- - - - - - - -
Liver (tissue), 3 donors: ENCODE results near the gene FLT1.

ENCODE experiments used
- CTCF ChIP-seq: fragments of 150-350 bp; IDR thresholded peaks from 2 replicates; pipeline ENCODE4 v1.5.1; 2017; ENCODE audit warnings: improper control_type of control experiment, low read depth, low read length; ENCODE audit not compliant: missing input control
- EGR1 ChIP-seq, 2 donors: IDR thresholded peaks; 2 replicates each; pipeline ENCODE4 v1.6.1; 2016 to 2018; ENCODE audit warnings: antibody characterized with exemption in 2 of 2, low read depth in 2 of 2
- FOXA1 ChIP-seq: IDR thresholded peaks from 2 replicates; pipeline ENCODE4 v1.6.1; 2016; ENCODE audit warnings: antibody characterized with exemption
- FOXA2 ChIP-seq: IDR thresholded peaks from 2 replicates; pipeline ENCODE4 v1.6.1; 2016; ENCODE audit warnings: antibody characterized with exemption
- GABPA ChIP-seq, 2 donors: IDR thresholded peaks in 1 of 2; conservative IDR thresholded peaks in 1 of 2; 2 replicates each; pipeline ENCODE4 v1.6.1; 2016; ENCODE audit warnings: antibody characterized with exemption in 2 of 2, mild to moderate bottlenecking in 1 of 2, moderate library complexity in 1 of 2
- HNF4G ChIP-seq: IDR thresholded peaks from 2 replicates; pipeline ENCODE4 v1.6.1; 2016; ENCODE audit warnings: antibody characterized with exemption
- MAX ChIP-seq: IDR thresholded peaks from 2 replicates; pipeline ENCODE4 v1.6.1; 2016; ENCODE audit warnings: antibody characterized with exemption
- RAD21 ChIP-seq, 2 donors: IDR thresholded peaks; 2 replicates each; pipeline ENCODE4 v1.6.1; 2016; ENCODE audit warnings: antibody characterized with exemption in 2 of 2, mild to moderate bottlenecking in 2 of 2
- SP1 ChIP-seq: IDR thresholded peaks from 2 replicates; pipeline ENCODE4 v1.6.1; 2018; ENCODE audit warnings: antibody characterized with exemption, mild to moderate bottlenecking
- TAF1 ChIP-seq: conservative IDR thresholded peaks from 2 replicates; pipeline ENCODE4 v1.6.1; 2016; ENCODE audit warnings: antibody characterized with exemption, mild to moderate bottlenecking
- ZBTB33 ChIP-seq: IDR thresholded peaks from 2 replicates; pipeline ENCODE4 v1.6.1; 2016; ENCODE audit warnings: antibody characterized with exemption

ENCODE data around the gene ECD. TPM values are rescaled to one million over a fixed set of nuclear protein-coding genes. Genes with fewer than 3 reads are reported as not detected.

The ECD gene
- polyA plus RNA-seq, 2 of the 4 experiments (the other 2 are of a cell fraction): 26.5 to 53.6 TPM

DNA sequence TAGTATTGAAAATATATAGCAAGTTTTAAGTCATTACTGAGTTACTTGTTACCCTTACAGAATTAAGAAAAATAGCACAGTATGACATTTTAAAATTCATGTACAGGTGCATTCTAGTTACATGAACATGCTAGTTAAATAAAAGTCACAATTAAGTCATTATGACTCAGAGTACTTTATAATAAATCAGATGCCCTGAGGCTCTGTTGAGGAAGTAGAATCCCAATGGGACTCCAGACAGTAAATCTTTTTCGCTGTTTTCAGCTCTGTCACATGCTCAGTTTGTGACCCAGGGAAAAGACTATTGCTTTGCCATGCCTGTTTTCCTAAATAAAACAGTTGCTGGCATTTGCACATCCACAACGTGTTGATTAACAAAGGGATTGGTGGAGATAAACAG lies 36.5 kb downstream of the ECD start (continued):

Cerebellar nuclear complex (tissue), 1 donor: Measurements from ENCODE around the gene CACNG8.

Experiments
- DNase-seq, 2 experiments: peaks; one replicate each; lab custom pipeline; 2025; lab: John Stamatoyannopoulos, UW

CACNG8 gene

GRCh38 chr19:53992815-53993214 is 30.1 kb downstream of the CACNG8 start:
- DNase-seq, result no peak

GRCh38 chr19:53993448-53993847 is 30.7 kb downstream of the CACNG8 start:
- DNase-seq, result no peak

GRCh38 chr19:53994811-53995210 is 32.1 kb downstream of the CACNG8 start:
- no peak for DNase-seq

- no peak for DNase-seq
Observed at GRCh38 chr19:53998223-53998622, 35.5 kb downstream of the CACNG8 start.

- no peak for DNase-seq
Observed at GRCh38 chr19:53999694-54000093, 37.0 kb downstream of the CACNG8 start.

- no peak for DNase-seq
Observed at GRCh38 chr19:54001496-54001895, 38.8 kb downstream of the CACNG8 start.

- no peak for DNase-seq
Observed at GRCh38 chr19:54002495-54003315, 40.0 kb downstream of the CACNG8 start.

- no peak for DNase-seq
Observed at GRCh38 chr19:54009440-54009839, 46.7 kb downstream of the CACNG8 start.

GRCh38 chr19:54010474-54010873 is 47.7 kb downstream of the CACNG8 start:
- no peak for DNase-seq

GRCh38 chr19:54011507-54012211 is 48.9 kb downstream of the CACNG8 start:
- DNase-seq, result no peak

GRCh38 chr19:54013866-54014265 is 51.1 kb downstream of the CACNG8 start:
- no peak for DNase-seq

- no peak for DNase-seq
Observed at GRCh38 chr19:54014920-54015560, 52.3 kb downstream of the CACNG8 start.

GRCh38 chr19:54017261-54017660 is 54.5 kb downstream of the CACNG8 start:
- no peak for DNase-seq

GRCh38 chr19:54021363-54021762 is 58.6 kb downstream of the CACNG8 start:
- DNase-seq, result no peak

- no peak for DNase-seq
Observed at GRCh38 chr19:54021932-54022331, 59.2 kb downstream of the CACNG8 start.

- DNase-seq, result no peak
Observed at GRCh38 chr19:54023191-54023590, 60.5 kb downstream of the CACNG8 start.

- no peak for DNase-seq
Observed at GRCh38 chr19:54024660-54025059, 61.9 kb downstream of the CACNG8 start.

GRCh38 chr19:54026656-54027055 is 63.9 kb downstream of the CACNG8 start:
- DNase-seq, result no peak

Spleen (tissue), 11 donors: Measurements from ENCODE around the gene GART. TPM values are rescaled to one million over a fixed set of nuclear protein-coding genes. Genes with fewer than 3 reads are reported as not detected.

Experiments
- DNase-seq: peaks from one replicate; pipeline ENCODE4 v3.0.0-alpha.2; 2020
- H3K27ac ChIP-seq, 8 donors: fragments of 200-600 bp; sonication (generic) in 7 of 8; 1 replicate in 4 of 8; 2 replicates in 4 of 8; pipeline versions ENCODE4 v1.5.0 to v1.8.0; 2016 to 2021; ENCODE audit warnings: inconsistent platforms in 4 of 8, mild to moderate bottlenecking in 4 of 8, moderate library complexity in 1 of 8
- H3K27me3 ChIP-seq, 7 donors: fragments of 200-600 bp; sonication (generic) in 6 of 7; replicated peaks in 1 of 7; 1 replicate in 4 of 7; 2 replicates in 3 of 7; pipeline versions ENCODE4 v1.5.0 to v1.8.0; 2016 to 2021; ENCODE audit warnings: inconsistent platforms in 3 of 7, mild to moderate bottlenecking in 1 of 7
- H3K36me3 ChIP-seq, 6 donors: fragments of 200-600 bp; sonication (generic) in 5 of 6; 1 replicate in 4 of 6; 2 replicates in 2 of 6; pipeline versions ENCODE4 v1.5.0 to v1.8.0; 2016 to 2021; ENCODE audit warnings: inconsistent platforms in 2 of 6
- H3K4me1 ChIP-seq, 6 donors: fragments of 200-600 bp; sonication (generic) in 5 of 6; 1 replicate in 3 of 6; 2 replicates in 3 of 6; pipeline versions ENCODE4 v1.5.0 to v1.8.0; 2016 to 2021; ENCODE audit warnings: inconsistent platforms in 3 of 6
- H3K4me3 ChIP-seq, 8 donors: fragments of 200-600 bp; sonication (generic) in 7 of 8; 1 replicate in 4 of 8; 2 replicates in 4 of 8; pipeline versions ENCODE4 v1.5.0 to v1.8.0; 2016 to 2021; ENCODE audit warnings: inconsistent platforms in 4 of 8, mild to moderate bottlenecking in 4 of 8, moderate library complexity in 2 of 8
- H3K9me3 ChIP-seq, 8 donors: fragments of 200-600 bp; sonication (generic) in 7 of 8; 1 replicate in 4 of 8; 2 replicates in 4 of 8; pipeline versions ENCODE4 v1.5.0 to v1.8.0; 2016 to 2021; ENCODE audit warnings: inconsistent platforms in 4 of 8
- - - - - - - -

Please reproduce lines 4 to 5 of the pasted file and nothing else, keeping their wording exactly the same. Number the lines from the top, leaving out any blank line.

- EGR1 ChIP-seq, 2 donors: IDR thresholded peaks; 2 replicates each; pipeline ENCODE4 v1.6.1; 2016 to 2018; ENCODE audit warnings: antibody characterized with exemption in 2 of 2, low read depth in 2 of 2
- FOXA1 ChIP-seq: IDR thresholded peaks from 2 replicates; pipeline ENCODE4 v1.6.1; 2016; ENCODE audit warnings: antibody characterized with exemption